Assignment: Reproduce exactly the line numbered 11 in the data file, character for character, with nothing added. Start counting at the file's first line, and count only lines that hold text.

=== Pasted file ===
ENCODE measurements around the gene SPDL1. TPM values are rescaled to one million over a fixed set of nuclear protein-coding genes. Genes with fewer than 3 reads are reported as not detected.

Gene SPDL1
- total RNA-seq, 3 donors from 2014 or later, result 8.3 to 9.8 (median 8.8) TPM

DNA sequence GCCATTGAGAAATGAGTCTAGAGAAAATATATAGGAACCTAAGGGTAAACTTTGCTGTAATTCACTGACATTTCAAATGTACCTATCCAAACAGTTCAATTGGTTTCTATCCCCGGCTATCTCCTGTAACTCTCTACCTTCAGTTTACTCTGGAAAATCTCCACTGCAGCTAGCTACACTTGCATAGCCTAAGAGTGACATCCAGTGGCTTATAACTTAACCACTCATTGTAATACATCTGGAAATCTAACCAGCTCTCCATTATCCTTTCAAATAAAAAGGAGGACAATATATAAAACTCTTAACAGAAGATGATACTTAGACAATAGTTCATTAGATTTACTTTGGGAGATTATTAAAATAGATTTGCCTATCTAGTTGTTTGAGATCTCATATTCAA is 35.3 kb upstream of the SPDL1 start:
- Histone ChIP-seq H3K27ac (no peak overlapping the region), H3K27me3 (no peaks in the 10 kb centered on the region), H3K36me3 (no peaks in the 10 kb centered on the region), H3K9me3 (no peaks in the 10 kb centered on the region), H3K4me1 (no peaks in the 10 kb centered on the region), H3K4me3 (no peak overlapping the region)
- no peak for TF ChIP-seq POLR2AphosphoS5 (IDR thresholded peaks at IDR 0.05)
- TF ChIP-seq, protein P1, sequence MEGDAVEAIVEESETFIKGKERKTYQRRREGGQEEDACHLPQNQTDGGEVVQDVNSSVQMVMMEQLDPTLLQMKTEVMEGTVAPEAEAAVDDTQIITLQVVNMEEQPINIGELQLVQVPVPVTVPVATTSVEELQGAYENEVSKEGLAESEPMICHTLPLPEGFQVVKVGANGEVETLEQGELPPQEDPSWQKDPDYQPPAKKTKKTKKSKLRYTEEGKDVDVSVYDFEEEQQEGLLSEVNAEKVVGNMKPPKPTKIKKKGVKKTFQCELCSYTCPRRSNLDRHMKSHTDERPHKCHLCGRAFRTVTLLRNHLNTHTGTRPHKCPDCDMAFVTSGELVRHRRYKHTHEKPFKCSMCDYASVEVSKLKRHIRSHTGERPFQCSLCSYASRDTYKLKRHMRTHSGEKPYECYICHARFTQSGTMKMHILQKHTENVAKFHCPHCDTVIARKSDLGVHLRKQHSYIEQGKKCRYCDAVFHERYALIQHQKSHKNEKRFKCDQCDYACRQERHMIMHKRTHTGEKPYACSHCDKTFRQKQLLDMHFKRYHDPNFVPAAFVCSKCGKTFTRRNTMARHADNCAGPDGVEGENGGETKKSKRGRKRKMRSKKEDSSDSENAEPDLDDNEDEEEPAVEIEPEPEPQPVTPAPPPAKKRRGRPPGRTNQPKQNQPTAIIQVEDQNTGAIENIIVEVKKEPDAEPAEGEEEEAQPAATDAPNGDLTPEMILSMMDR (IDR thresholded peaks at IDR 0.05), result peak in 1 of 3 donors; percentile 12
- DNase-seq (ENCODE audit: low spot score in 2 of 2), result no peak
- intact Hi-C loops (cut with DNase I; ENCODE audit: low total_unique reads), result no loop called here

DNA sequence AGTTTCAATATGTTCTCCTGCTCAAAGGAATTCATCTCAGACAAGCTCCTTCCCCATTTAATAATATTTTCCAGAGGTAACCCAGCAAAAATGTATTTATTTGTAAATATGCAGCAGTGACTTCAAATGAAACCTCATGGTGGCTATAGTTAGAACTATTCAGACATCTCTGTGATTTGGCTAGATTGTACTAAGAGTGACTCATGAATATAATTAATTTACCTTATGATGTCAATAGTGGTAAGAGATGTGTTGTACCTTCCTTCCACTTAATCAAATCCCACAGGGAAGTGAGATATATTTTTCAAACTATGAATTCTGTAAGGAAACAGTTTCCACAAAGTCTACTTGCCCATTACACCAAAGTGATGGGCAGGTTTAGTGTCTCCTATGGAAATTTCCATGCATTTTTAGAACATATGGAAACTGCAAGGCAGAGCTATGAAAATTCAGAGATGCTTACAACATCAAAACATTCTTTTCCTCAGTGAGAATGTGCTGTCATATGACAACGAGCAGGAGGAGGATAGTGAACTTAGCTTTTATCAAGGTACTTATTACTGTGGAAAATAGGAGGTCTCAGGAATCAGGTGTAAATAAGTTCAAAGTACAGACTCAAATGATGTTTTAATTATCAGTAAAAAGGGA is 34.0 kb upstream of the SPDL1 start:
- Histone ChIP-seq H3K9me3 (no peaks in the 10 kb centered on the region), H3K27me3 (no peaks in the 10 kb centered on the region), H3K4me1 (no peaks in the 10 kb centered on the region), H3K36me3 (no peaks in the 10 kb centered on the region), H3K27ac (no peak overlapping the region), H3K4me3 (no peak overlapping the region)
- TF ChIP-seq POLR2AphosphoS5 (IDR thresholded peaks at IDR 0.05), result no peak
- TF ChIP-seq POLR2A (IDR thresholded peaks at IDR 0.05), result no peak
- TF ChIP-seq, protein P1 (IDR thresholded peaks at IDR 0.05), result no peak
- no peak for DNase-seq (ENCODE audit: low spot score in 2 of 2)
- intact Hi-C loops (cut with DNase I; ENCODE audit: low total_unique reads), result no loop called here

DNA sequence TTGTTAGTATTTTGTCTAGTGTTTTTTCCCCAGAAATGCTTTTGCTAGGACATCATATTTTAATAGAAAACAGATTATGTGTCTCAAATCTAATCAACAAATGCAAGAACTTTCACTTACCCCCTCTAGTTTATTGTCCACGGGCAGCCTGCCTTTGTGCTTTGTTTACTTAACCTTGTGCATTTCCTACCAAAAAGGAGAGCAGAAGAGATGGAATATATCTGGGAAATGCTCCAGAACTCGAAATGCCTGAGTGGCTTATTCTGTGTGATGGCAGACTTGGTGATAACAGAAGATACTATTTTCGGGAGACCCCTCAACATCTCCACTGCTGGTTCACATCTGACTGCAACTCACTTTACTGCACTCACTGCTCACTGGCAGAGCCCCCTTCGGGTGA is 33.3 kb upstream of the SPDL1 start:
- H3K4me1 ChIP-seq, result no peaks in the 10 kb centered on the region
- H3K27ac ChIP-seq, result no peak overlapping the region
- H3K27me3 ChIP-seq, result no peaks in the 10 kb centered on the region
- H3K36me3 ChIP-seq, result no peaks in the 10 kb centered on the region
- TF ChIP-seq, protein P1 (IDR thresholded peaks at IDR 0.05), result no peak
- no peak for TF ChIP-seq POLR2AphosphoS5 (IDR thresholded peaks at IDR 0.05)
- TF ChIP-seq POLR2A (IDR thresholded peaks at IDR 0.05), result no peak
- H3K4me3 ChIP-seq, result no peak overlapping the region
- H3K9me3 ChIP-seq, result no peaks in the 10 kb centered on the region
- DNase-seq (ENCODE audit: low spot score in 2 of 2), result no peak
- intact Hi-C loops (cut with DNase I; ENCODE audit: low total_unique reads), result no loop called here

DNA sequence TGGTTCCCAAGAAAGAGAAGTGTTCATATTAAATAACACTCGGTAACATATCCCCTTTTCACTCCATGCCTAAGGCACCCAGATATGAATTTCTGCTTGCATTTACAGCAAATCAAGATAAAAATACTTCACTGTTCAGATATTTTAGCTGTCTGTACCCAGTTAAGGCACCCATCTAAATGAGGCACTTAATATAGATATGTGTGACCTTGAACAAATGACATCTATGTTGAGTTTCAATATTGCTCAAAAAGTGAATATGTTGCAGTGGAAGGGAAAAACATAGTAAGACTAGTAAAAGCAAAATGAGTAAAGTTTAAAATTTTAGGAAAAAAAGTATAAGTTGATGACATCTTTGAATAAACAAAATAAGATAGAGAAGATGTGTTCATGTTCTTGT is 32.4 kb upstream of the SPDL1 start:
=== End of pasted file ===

- Histone ChIP-seq H3K9me3 (no peaks in the 10 kb centered on the region), H3K27me3 (no peaks in the 10 kb centered on the region), H3K4me1 (no peaks in the 10 kb centered on the region), H3K36me3 (no peaks in the 10 kb centered on the region), H3K27ac (no peak overlapping the region), H3K4me3 (no peak overlapping the region)